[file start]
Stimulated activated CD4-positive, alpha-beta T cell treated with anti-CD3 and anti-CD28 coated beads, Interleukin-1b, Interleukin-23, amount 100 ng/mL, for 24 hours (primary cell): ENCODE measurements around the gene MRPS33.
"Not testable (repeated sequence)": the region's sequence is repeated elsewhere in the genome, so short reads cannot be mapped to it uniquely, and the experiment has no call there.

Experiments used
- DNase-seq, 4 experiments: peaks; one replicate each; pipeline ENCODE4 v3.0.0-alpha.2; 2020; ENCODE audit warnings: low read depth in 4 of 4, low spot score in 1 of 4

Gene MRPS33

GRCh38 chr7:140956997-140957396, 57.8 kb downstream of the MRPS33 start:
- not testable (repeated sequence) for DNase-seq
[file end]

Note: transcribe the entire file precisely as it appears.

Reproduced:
Stimulated activated CD4-positive, alpha-beta T cell treated with anti-CD3 and anti-CD28 coated beads, Interleukin-1b, Interleukin-23, amount 100 ng/mL, for 24 hours (primary cell): ENCODE measurements around the gene MRPS33.
"Not testable (repeated sequence)": the region's sequence is repeated elsewhere in the genome, so short reads cannot be mapped to it uniquely, and the experiment has no call there.

Experiments used
- DNase-seq, 4 experiments: peaks; one replicate each; pipeline ENCODE4 v3.0.0-alpha.2; 2020; ENCODE audit warnings: low read depth in 4 of 4, low spot score in 1 of 4

Gene MRPS33

GRCh38 chr7:140956997-140957396, 57.8 kb downstream of the MRPS33 start:
- not testable (repeated sequence) for DNase-seq